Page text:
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Scammers Stealing Your Content? How To Craft A DMCA Takedown Notice (And Where To Send It!)

I recently joined The Warrior Forum as part of my quest to learn a lot more about Internet marketing. On it, I found a post from Robert Plank asking how to contact a web host. An unscrupulous scammer had copied some of his paid content and posted it for free.

Copyright infringement is commonplace on the Web, since it’s so easy to copy and paste content and post it on a website. Unfortunately, many web hosts do not respond in a timely manner to copyright infringement complaints, making enforcement more difficult. Since I ran a web host for several years, I know exactly what you need to do to craft a takedown notice, and better yet, how to figure out where to send it.

Robert suggested I put this advice up as a paid article. In this stage of my life, though, I’m more interested in karma than in a few extra dollars, so I decided to put my advice online for free. (If you do find this useful, all I ask is that you subscribe to my blog. That notifies you when I post a new entry…no marketing, no spam, etc.)

Here are my five steps to getting your copyrighted content taken down:

The First Step – Find The Web Host

Go to whois.sc and type in the domain name of your copyright infringer. Take a look at the resulting web page, especially this section:

You’re looking for the “IP Location” field. (Note that the screenshot above is for erica.biz…so please don’t email the poor Simpli folks about your copyright infringement. ๐Ÿ˜‰ ) The IP Location field should give you the name of a web host you can contact.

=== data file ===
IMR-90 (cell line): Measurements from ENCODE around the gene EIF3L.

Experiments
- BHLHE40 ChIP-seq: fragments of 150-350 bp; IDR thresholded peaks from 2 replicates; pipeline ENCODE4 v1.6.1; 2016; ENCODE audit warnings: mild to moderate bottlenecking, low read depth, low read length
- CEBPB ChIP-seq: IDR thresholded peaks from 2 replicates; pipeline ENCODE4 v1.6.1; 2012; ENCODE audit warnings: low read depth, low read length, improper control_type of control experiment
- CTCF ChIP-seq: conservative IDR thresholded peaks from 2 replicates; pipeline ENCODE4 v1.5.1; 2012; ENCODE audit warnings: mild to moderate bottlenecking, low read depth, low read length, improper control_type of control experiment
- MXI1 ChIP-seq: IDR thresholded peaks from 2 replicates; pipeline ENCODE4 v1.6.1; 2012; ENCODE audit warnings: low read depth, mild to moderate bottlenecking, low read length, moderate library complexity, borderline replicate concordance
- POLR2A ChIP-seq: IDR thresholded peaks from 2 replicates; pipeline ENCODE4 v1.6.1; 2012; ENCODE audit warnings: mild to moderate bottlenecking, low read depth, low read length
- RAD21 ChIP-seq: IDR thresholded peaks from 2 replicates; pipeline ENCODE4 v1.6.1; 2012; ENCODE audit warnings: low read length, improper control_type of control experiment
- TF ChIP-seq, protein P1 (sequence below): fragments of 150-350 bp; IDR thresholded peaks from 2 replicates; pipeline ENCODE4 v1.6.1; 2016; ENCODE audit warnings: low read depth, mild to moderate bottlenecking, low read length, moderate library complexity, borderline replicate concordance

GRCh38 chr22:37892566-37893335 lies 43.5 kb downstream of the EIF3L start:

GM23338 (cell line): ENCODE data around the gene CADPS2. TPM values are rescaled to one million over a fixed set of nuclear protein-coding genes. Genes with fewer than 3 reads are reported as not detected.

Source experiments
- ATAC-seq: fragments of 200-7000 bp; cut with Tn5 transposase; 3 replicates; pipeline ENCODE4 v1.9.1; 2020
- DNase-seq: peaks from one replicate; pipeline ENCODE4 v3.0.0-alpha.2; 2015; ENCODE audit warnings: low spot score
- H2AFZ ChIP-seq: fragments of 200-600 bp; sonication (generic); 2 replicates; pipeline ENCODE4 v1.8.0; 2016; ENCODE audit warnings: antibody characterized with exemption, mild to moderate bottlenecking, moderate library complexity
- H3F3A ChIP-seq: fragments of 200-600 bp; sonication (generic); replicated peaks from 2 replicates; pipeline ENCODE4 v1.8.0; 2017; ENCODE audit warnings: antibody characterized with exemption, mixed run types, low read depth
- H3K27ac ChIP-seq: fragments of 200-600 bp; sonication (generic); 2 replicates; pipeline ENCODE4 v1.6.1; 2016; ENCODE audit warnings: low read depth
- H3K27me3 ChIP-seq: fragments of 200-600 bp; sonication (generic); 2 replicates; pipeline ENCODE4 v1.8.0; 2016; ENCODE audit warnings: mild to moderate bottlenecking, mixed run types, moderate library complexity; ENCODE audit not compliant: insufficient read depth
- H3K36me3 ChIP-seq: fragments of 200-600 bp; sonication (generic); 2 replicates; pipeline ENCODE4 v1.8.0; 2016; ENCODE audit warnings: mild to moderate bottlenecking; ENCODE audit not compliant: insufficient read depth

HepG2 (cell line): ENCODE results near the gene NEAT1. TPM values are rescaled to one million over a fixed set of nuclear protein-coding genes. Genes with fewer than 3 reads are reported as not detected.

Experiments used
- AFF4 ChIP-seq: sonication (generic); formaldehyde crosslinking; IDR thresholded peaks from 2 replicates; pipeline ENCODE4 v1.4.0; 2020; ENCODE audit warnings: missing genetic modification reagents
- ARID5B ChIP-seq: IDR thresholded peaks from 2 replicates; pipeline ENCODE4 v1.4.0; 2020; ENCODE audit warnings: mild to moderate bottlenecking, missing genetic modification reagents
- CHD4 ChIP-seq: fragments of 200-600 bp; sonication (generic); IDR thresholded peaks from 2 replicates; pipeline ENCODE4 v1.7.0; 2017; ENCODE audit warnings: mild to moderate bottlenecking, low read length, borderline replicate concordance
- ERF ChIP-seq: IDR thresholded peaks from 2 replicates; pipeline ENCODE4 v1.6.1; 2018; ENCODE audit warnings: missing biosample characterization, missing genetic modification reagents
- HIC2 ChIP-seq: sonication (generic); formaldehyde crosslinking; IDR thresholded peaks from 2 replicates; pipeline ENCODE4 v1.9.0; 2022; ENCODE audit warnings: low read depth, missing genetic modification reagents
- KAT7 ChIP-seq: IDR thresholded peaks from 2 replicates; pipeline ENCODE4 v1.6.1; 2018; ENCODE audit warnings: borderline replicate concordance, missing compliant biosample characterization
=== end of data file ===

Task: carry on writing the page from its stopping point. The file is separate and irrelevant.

Note that this isn’t always accurate. If you’re getting strange results, step to step #4 below and follow the link for finding upstream providers.

If you get a valid response, put the company name into Google and you should find the company’s website.

The Second Step – Contact the Web Host

Prepare your DMCA template for use. Properly format your DMCA request using the ISP template on that page. I strongly recommend that you do not make your request in a Word document, as helpdesk and support systems used by web hosts often strip attachments. Instead, put it in the body of the email. Plain text is best, as you stand less chance of getting caught by a spam filter.

Your first step is to send an email to abuse@[the ISP’s domain] using the template and advice above. Use a descriptive subject line — I recommend something like “DMCA COPYRIGHT INFRINGEMENT – {scummy site URL here}” Always give them at least 72 hours to respond — I know it can seem like an eternity, but keep in mind that most search engines won’t even index a page more quickly than 24 hours, and it will often take a lot longer for it to appear in any relevant search terms.

The Third Step – If The Host Doesn’t Respond or Doesn’t Care

What happens if they don’t respond, or worse, they respond with a refusal to take down the content? This is where it pays to get creative.

Almost all of the scummy sites (that aren’t hosted on blog networks, which usually have good abuse departments) are hosted with small hosting companies. After all, they likely know they’ll have to pack their bags in a few days. Better to risk $2 or $3 with some tiny shared hosting company than $3000 with Verizon or AT&T.

Take the web hosting company’s name you found earlier using whois.sc, and check out their website. If they are a good host, they will have a toll-free phone number on the site. Don’t pick up that phone yet, though! You want one other thing…the name of someone as close to the top as possible. See, the customer service rep’s job is to get you off the phone as quickly as possible. The owner or VP of Customer Service, however, does not have the same obligation.

Before you call, go to their About page and see who is listed as the owner, VP of Customer Service, or someone higher up in the food chain. Then, when you call, ask directly for that person. If they ask what your call is regarding, say you have a problem with one of their customers, but don’t get into specifics. The goal is to talk to a higher-up as quickly as possible.